Though no group has claimed responsibility for this crime, the government alleges the evidence thus far overwhelmingly indicates that this most likely was not a common crime but a political assassination and part of a larger plan to murder a number of Chavista leaders in an attempt to destabilize the government.[4] Minister of Interior, Miguel Rodríguez Torres maintains that according to the empirical evidence, the murders of Serra and Herrera were “intentional homicide[s], planned and executed with great precision.”[5]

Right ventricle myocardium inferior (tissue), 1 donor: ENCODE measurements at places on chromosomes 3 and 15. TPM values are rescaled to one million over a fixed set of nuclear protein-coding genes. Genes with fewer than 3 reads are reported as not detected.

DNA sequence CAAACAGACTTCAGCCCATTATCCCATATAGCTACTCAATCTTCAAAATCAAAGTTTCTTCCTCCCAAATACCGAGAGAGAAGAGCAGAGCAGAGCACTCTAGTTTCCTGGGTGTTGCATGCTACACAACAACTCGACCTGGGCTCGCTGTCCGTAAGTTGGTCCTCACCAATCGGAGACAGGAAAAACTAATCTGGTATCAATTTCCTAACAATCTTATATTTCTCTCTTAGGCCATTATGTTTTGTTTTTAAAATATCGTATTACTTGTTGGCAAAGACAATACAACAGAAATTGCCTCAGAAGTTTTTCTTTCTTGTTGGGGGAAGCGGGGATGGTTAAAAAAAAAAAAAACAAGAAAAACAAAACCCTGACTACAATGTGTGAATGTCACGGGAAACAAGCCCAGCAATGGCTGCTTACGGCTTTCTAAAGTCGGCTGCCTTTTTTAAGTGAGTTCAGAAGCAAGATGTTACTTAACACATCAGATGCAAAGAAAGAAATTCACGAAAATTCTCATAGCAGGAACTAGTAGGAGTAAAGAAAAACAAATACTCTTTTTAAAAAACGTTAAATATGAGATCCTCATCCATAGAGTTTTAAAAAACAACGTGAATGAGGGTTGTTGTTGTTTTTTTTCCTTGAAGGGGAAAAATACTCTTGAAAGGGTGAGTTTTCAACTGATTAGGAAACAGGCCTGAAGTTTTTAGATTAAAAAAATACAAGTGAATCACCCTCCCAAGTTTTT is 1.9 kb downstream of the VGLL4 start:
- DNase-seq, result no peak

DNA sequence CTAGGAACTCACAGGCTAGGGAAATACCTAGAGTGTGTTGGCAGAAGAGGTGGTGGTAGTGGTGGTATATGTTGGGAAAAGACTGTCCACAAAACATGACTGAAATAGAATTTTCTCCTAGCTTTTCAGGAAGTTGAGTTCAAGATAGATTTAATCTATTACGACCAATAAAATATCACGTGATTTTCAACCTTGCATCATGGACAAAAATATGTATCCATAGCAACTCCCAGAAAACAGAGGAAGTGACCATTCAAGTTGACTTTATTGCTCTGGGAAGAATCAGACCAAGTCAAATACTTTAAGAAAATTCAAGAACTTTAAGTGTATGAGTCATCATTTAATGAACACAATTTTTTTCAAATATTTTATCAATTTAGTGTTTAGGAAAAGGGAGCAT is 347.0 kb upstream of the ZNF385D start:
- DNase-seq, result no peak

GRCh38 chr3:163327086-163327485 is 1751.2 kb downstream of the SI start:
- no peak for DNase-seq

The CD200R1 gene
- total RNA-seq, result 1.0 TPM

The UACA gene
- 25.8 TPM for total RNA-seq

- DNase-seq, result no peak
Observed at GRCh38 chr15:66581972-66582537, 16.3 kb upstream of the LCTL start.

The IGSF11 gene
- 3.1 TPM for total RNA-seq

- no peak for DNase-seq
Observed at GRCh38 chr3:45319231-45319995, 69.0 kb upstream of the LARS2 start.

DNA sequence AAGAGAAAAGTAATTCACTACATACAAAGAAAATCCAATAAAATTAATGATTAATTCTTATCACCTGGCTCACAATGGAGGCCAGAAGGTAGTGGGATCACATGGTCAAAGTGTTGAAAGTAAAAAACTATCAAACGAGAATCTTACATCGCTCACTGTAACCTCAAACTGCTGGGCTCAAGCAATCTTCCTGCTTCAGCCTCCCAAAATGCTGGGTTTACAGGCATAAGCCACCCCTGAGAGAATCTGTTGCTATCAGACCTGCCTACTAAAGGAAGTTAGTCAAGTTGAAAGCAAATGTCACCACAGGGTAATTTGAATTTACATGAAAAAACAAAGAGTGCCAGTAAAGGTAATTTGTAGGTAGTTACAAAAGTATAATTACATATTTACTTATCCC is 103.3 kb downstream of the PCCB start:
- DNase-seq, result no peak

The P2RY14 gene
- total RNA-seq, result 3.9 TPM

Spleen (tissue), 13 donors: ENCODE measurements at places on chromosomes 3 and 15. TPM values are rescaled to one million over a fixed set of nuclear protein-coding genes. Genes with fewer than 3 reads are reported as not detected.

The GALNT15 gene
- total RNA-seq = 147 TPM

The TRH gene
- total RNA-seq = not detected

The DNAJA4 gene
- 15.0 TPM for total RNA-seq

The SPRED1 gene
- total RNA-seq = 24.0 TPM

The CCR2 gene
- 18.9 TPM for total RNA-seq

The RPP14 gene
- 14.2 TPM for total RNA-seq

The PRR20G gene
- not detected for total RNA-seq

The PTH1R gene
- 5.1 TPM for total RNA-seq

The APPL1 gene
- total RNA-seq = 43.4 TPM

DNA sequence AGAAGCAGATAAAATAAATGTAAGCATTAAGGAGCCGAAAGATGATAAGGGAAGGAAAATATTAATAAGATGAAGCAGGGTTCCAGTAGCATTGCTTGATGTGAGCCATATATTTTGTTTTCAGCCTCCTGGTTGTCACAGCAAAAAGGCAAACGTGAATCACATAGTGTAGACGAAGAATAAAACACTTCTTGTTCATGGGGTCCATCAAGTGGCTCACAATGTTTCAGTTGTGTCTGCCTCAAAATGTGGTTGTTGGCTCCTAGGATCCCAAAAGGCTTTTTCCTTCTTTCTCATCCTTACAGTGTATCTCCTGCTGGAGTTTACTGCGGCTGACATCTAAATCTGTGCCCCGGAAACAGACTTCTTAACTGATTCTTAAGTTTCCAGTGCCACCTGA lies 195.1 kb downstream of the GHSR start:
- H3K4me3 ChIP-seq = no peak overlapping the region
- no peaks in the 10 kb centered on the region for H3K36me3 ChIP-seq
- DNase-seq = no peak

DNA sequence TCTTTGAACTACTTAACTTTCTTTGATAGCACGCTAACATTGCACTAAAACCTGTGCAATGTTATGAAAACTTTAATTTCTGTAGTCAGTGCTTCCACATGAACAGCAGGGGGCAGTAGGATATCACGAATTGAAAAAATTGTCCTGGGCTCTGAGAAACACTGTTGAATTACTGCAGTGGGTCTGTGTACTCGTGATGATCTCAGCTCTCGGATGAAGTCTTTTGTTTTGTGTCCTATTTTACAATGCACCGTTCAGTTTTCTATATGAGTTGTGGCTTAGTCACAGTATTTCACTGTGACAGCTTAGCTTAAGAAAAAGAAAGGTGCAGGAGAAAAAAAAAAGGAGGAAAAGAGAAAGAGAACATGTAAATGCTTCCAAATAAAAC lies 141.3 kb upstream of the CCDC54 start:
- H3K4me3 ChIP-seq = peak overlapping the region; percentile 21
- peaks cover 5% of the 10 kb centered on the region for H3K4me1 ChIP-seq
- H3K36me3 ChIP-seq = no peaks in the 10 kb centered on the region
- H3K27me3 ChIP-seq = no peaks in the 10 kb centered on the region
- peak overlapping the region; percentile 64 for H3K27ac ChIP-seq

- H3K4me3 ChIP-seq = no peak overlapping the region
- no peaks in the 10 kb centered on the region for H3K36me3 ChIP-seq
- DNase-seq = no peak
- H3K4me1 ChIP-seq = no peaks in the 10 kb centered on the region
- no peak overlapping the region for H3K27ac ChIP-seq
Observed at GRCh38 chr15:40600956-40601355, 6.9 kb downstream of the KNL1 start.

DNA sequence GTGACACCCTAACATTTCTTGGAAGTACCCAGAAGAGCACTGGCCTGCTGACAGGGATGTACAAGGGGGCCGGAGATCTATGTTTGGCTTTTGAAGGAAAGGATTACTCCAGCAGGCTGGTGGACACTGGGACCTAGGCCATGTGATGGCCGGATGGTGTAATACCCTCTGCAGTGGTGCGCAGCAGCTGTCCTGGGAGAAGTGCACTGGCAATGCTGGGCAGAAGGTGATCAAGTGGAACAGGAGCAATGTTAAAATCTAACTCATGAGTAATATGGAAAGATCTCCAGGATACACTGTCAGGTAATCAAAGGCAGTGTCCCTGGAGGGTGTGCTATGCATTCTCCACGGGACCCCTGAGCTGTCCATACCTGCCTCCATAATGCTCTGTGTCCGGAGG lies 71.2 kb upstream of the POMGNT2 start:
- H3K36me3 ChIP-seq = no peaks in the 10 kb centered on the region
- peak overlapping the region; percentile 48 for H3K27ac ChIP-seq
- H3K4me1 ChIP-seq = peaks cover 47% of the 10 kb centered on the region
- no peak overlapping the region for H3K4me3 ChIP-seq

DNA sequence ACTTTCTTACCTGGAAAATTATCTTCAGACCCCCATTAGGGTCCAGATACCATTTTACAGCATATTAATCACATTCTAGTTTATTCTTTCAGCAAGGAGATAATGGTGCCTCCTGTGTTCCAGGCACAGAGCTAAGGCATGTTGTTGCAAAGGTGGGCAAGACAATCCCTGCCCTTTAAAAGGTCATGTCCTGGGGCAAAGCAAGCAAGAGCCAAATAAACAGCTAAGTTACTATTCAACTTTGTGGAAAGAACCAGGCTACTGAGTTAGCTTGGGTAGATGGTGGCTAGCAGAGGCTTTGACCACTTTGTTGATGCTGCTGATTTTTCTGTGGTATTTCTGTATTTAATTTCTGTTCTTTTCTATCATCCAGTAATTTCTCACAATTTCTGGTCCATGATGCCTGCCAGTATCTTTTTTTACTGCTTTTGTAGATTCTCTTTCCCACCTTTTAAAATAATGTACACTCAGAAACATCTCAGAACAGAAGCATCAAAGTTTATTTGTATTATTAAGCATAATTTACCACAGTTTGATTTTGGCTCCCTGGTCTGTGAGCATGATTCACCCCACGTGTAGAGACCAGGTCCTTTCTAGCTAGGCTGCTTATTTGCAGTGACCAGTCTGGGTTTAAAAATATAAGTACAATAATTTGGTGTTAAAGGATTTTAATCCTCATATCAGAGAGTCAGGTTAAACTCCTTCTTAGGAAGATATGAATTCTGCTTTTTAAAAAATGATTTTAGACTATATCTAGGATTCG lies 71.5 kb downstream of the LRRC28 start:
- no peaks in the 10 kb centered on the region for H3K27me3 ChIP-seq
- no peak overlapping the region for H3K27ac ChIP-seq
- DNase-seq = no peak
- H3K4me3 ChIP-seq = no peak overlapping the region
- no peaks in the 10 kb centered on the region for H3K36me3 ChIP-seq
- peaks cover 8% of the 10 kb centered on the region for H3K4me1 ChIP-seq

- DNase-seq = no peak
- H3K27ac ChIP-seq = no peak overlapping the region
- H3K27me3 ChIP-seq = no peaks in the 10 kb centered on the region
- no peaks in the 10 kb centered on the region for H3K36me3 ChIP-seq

Speculation about a rightist Colombian connection in the assassination has been fueled by a statement by the Secretary General of the Union of South American Nations, UNASUR and former president of Colombia (1994-1998), Ernesto Samper, who characterized the murders of Serra and Herrera as “a worrisome sign of the infiltration of Colombian paramilitarism.”[6] The Venezuelan government has linked this paramilitiarism to Alvaro Uribe, the former hard line president of Colombia from 2002-2010, a charge, which Uribe has vigorously denied.[7] The charge of a right wing Colombian connection to this crime, however, has been widely reported in Venezuela in light of the investigation of Venezuelan right-wing extremist, Lorent Enrique Gómez Saleh, who allegedly, with the help of Colombian counterparts, was hatching a plot to assassinate 20 key Chavista leaders. Some of the audio-visual evidence of this plot has been published by [8] According to a report in El Universal (Sep. 5), Saleh had been expelled from Colombia by the Colombian Migration Office in accordance with laws that call for “the expulsion of foreigners that, according to migration authorities, engage in activities infringing upon national security, social tranquility, public security” and was handed over to Venezuelan migration authorities.[9] Just days before Serra was murdered, Serra himself expressed his concern about this particular plot and other attempts to destabilize the Caracas government.[10]